Last week Disney executives held their annual Investor Relations Day and gave an update on all facets of their businesses: studio films, television networks, theme parks, and consumer products. The consumer product presentation was particularly interesting as the unit head, Andy Mooney, reported that in 2010 Disney made $7.3B in revenue based on licensed products related to Toy Story 3 alone. The number was particularly interesting because it was just a shade beneath the $7.4B Disney paid to acquire Pixar and all its valuable IP. For all the money that has been spent on digital media start ups, it is a clear illustration of just how valuable physical products can be.
Of course making products is hard. You will typically be dealing with people 12 hours ahead of you, without a common language. You will also be forced to deal with manufacturing complexity, international shipping, and the myriad of other difficulties that arise when peddling atoms.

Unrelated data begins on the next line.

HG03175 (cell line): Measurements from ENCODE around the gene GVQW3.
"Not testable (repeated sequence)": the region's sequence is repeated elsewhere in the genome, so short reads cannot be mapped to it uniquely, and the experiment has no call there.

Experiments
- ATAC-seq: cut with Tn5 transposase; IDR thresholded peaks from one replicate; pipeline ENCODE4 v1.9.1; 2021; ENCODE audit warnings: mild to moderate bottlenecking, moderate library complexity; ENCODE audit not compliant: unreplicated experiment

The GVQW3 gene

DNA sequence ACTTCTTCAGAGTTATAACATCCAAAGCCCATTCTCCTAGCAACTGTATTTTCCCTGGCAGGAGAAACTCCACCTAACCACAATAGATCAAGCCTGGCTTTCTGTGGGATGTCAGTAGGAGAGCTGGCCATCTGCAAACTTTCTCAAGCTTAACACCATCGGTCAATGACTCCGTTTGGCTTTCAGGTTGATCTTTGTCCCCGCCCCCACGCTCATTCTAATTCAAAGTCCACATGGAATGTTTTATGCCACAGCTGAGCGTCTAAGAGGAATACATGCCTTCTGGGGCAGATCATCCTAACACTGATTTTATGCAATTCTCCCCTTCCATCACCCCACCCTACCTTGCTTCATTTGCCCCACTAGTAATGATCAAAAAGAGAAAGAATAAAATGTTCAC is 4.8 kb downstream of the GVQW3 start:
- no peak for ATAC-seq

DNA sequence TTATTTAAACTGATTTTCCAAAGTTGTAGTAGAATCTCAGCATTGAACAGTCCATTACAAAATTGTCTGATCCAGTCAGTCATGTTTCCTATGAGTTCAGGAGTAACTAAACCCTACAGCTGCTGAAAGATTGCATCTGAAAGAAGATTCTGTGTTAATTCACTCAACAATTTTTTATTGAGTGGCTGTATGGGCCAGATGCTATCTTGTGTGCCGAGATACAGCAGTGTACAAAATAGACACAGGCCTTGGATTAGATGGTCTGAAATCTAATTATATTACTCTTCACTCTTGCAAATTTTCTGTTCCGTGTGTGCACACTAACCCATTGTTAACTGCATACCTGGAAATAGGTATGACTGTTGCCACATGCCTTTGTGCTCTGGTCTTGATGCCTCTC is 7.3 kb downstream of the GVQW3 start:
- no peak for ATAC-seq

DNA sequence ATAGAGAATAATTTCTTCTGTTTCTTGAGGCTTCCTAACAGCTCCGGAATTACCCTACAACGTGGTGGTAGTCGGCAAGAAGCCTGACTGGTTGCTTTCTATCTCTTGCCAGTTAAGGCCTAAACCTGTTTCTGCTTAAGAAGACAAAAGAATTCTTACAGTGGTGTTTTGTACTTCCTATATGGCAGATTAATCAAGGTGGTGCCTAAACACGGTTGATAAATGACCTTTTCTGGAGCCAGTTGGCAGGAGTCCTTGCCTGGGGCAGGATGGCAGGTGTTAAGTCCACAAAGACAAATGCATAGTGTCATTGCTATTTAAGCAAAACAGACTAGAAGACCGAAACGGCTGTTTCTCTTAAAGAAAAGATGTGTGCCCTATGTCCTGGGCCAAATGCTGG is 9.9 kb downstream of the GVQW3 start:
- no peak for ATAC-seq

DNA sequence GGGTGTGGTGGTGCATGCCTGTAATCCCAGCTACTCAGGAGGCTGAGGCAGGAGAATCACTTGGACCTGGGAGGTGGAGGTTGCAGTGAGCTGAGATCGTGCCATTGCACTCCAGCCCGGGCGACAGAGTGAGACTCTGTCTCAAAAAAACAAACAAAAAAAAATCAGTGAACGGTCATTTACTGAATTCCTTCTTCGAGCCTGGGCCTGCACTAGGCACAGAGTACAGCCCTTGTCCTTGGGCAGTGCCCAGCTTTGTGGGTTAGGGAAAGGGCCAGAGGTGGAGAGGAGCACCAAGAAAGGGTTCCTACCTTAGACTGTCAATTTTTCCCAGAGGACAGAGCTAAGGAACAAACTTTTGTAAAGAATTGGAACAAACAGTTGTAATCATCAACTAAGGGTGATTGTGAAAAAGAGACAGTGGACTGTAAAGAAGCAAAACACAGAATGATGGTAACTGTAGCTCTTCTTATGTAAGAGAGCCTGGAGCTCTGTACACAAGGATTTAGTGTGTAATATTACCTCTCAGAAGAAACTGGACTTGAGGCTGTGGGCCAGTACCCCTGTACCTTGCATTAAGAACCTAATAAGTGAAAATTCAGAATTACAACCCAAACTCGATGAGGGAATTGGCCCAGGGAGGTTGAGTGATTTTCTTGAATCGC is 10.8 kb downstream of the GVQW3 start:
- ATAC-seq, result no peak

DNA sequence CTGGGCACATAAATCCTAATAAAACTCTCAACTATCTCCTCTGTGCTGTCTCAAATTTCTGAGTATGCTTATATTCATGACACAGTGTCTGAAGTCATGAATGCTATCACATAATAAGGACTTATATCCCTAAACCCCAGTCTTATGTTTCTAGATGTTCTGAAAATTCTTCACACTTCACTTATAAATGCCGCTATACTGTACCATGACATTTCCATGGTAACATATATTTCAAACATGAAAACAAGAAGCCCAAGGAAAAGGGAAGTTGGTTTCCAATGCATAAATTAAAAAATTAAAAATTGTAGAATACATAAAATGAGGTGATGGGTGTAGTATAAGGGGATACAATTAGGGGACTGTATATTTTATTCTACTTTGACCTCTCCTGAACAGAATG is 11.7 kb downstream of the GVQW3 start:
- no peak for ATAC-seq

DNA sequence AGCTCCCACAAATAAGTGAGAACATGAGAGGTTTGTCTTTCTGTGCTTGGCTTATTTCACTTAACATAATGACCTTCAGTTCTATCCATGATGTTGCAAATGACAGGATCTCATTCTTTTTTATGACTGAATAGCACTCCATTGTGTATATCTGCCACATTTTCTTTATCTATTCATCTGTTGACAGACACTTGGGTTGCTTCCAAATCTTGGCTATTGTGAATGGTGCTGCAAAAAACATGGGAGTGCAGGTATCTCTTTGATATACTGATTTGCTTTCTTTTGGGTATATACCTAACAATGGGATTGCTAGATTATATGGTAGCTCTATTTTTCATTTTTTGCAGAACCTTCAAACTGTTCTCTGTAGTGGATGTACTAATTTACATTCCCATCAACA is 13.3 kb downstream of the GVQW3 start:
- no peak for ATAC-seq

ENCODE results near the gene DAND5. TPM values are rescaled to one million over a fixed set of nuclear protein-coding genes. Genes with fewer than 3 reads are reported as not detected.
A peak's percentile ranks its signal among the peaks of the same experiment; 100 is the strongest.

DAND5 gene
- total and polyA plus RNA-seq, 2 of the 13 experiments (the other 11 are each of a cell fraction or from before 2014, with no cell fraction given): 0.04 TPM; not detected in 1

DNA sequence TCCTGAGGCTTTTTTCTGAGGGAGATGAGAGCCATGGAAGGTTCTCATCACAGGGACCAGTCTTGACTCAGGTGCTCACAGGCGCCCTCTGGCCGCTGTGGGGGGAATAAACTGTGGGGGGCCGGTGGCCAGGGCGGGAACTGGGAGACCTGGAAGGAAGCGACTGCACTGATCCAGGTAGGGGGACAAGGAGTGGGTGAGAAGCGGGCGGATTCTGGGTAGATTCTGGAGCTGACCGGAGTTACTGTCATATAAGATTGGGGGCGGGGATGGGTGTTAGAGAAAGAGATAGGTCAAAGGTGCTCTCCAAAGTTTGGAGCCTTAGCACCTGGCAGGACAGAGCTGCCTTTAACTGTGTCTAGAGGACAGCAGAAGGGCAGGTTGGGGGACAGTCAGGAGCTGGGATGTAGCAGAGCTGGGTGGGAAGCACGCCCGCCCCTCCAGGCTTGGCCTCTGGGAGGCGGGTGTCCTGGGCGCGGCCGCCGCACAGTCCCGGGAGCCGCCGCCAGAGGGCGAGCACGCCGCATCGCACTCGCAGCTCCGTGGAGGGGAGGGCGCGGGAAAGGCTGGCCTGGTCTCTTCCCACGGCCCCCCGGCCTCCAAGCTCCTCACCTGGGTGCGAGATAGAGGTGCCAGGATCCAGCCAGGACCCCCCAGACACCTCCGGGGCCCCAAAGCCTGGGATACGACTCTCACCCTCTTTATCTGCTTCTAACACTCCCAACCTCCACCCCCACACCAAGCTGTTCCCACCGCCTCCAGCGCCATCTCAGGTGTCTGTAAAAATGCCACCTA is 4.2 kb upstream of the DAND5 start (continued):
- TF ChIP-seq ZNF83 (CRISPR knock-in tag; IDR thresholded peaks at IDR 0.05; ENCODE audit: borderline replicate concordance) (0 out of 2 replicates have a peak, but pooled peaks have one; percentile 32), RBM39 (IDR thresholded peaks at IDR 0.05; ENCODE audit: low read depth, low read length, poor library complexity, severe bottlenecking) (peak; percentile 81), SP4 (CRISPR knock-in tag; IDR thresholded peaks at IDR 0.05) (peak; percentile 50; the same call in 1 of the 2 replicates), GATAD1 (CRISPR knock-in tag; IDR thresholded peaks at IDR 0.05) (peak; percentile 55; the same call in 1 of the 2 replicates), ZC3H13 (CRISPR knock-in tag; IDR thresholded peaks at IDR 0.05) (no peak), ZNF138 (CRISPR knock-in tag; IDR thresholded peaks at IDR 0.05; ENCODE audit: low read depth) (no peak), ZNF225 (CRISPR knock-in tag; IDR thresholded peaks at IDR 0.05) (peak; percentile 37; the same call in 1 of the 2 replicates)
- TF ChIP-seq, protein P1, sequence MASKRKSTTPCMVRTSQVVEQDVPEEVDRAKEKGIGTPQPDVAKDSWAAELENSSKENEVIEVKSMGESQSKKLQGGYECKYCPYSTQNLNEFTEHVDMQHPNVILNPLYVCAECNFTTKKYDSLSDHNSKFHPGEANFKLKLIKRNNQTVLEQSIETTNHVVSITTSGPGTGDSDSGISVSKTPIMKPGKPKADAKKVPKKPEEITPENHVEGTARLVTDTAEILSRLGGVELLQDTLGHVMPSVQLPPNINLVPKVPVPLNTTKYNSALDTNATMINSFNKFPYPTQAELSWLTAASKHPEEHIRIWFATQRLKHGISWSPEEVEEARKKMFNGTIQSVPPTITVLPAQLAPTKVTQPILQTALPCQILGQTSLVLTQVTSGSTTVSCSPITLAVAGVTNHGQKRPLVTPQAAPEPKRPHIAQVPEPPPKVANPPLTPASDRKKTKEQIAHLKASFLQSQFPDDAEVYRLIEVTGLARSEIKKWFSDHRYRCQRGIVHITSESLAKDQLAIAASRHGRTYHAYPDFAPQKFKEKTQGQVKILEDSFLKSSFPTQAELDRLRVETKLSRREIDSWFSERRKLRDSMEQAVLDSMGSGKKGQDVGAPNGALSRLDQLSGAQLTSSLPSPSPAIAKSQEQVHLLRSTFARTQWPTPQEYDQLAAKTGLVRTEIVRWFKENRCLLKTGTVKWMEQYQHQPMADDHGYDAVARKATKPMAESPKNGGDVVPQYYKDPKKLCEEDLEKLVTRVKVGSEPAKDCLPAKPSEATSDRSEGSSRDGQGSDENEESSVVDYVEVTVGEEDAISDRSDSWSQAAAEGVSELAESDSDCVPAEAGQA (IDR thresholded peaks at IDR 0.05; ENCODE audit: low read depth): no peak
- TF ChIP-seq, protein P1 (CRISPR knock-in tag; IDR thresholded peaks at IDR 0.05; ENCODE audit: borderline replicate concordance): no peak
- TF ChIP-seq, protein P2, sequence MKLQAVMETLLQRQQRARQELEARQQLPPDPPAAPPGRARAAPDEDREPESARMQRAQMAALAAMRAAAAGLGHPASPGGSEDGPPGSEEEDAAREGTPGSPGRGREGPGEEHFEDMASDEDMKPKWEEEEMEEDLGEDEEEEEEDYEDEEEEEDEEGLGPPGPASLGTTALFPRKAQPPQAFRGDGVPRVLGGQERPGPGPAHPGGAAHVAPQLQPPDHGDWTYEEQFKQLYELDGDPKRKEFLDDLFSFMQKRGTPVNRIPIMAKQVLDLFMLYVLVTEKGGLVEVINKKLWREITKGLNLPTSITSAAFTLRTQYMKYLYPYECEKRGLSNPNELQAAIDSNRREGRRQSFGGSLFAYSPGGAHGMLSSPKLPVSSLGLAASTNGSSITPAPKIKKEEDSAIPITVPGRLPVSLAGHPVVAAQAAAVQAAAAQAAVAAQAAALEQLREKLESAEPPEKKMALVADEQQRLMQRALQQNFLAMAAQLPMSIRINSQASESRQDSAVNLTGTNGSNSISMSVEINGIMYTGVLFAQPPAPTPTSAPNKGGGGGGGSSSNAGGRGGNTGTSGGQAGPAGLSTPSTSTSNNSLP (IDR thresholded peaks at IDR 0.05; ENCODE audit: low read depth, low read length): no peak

To succeed it is important to have a passion for plastics and the desire to make great “Stuff”. Disney has John Lasseter, a Pixar founder that has a serious obsession with toys. The picture below is his office with a toy on every horizontal surface. His office is better stocked than any booth I saw at Toyfair. Clearly, he loves physical goods and can exert his influence over the direction of the company.